We are used to watch illnesses in the series and films we are used to watching. Some people think that this is disgusting or unpleasant but the real issue is: how these movies affect people’s ideas, about health and illnesses?
Kate Langrall Folb, the director of Hollywood, Health & society, knows all about the viewers’ perception of health issues in films. The main goal of her organisation is to provide accurate and timely information about public health to the entertainment industry professionals.


Goals of HH&S

Hollywood, Health & Society is involved with all the people that are related to the process of making series and movies content. They are able to give basic information, basic information via e-mail or face-to-face

For example, the producers of ‘How to get away with murder’ have recently called HH&S to ask them about a scene that they wanted to create. This was about two guys that were tested for AIDS. They asked Kate if the way in wich they were showing the testing process was well represented. ‘We saw a tweet from a boy that said, “Hey, I think that this is interesting: last night in How to get away with murder they showed a scene where two boys made the test for AIDS. I got nervous and I realized that I needed to be tested. So next morning I went immediately to the clinic and I told the nurse that I was inspired by this show to get tested. The nurse told me that I was the fifth boy that came that morning for that reason, and that they were only open for just an hour”. That episode reached 30 million people, so could you ever imagine what would be happening in all the clinics all around the country?’



Directors of how to get away with murder drew upon HH&S for creating their show. ©LaPrensa.hn

Why do you think it’s important for young people to watch diseases as real as possible?

Kate: ‘We know from our research and that of others that people learn and even model their behaviour after what they see on TV. With health, it’s important that depictions are as accurate as possible so that audiences are not misled.’

What could be the consequences of diseases such as cancer, AIDS or others were being romantised to make them more attractive on the screen?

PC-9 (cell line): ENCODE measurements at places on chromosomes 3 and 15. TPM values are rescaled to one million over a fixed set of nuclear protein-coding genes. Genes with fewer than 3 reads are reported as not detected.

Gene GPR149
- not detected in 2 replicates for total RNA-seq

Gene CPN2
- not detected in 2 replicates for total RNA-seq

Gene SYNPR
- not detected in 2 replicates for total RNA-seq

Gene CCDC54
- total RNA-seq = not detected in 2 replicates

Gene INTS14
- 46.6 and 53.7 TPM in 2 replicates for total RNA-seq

Kate: ’This still happens. The danger is that viewers may misunderstand the gravity of certain illnesses and not take them seriously. They may also misunderstand how to protect themselves from certain infectious diseases, or may not seek treatment.’

Do you think that students are aware of the effect of these scenes depending on how they are shown?

Kate: ‘Whenever I tell people what I do for a living they say “Oh I never knew there was an organization that did that!” I think people don’t realize the thought and research that go behind creating an effective storyline. They get wrapped up in the story and the drama – which is what we want! We don’t want viewers to feel like they are being “taught” something while they’re watching their favourite shows.’

What do you think is the best way to show diseases in a healthy way?

Kate: ‘Depending on the disease, it is important to be as accurate as possible. Or at the very least, do not be grossly inaccurate’.

Do you think that people are insensitive to this kind of diseases if they get used to seeing them in series and movies?

Kate: ‘If they are shown accurately, then we can never see enough.’

What is so bad about media hiding these illnesses?

Kate: ‘There are certain health issues that get more attention than others, like addiction and mental health, but most illnesses and health topics are addressed at some point. I think in the US it’s a matter of the kind of show, and whether a storyline on a certain illness would fit’.
Finally, Kate declares that series and fiction productions could be a big tool to teach the audience about health: ‘While a doctor can attend 30-40 people in a 12-hour workday, a show can teach how to do a breast self-examination, how to prevent obesity or how to improve our health habits for more than 15 million people a week.’
If you like to have more information about Hollywood Health & Society organisation, enter on their webpage.


Text: Carmen Moya Tárraga, pictures: © Getty Images, Return Dates